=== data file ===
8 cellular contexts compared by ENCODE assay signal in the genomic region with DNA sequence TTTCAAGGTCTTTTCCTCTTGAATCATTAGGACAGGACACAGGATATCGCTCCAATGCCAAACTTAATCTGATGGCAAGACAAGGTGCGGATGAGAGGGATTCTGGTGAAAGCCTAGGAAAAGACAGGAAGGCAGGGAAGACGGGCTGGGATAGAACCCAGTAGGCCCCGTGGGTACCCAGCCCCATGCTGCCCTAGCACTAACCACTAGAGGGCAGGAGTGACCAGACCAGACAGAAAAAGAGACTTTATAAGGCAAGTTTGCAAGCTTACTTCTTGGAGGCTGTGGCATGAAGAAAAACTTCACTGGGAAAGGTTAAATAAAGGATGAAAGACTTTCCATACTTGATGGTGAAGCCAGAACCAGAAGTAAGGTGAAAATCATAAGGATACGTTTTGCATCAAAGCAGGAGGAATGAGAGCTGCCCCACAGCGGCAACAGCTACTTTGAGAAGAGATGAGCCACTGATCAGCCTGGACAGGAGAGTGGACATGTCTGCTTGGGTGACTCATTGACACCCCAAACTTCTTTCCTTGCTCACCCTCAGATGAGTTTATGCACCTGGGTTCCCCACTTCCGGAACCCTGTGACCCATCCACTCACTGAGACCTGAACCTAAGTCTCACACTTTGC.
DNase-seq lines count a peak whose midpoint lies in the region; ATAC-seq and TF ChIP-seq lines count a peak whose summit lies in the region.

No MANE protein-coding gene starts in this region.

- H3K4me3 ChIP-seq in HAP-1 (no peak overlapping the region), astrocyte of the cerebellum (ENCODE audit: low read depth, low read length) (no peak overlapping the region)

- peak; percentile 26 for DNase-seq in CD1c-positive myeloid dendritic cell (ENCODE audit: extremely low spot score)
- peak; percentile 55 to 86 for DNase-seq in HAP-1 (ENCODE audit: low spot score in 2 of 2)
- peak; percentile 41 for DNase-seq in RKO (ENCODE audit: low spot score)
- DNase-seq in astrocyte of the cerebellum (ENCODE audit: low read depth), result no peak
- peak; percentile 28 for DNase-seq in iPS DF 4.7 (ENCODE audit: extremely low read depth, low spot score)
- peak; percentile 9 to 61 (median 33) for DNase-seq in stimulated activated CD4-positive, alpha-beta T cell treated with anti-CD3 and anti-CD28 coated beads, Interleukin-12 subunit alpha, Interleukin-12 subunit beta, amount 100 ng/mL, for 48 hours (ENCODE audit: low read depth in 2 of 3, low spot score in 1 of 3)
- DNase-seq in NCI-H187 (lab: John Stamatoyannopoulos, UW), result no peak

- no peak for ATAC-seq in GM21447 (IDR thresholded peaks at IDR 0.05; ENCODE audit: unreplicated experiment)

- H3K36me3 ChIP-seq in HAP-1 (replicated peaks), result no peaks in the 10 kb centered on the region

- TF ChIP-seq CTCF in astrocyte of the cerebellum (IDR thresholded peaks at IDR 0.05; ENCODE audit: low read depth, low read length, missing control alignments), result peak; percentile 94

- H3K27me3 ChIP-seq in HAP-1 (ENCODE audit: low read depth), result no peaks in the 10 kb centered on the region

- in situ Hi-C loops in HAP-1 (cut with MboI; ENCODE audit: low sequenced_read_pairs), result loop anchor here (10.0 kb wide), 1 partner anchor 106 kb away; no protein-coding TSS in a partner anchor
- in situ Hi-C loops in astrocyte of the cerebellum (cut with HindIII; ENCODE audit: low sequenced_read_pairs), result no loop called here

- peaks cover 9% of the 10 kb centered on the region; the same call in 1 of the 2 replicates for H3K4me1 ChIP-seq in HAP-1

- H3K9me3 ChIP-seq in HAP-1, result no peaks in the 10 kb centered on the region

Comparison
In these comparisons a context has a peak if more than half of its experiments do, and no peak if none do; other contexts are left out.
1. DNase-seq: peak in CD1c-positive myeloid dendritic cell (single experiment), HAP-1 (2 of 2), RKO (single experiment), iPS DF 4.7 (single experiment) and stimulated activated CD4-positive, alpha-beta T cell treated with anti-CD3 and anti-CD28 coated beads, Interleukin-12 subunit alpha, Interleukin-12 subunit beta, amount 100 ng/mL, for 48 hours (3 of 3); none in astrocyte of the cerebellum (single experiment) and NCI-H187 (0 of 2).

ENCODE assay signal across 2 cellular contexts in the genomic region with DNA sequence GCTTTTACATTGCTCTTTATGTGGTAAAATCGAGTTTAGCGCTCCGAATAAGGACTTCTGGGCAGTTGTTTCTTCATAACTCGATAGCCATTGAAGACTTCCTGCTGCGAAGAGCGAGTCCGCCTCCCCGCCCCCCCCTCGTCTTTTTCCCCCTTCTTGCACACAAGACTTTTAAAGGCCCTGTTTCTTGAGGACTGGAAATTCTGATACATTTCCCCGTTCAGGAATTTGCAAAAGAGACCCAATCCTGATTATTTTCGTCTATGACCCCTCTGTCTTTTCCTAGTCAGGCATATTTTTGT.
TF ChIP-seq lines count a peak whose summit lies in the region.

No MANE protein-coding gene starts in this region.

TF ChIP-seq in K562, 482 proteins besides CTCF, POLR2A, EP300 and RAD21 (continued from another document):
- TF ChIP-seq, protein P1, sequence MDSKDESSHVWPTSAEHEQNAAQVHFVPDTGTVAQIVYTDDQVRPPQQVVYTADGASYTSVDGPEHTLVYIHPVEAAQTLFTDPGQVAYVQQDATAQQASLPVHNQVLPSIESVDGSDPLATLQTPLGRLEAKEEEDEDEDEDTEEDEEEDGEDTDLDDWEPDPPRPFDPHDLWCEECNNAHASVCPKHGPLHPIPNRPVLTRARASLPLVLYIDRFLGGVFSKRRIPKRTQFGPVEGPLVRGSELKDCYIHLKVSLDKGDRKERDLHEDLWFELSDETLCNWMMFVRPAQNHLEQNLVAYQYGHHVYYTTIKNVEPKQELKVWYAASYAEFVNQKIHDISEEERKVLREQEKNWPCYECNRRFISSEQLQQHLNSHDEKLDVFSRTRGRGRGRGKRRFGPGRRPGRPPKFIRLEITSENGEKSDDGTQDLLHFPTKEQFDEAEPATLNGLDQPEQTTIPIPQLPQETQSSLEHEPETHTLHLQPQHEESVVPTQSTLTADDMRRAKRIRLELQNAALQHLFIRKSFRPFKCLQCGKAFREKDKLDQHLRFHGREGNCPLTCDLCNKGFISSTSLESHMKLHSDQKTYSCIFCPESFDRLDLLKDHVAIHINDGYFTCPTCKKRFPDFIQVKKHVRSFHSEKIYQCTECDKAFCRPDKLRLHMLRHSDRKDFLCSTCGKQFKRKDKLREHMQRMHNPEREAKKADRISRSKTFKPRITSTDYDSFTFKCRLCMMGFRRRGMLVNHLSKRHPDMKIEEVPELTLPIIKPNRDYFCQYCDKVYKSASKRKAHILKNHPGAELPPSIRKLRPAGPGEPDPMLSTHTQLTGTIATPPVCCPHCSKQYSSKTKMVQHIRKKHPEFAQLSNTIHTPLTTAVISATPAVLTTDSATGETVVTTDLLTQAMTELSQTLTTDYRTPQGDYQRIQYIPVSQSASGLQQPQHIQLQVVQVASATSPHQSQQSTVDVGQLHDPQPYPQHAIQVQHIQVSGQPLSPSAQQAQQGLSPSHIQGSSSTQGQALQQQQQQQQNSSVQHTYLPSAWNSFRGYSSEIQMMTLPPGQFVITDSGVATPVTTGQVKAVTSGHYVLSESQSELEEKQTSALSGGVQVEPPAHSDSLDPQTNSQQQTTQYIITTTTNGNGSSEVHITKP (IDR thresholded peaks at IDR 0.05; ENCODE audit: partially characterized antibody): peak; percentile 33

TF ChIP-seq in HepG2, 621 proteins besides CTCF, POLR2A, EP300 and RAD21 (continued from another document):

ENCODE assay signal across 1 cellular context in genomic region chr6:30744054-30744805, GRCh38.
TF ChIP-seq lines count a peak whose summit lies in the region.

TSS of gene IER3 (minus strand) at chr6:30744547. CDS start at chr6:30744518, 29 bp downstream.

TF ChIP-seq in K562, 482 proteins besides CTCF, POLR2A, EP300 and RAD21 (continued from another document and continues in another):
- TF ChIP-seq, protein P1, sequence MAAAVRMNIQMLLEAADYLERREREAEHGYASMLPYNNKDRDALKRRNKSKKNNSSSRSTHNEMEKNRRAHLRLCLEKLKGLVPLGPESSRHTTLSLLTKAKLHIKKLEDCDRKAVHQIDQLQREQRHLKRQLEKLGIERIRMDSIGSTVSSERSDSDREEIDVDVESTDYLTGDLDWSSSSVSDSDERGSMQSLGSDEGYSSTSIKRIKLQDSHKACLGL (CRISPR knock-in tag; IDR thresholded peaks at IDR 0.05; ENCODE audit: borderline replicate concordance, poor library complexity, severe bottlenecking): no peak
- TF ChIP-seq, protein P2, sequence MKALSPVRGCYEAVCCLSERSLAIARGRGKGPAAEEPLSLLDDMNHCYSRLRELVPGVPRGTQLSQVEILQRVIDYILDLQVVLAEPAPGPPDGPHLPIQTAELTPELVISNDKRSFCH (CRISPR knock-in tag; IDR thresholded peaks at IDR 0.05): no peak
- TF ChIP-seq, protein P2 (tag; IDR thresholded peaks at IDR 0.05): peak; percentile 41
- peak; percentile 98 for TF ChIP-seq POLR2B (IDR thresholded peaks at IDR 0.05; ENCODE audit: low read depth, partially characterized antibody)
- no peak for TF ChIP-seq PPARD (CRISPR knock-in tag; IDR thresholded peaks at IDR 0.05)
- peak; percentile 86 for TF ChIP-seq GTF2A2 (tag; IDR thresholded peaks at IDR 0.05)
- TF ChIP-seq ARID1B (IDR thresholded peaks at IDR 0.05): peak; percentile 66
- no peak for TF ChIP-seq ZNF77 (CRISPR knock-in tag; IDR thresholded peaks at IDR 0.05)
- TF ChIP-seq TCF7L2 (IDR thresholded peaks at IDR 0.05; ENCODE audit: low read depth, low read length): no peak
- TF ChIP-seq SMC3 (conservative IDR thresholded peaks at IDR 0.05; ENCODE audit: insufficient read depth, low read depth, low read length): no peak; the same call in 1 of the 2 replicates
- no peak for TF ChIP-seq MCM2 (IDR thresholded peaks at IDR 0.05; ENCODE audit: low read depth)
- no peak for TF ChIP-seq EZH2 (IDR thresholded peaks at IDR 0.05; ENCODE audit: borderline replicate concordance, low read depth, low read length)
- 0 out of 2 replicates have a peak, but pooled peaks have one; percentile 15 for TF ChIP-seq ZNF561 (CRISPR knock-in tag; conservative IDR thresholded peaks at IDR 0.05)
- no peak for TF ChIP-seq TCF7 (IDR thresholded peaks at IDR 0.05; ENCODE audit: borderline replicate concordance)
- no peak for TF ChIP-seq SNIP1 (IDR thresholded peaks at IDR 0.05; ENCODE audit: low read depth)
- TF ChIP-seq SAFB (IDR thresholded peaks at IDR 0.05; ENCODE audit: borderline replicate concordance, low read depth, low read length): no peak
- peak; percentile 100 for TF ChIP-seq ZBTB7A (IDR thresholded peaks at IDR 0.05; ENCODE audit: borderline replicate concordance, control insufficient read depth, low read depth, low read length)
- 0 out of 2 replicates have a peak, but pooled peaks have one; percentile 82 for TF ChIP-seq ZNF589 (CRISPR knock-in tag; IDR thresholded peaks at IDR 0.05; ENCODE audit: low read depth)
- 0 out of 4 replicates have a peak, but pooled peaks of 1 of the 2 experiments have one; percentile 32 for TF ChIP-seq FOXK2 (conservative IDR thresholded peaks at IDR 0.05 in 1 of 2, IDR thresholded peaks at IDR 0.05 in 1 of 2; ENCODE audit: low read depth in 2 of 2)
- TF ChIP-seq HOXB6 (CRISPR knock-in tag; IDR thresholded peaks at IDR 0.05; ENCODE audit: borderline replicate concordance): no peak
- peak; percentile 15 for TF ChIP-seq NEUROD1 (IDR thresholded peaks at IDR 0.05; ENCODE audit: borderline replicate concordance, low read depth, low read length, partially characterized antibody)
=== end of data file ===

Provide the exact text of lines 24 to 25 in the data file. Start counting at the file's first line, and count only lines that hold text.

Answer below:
TF ChIP-seq lines count a peak whose summit lies in the region.

No MANE protein-coding gene starts in this region.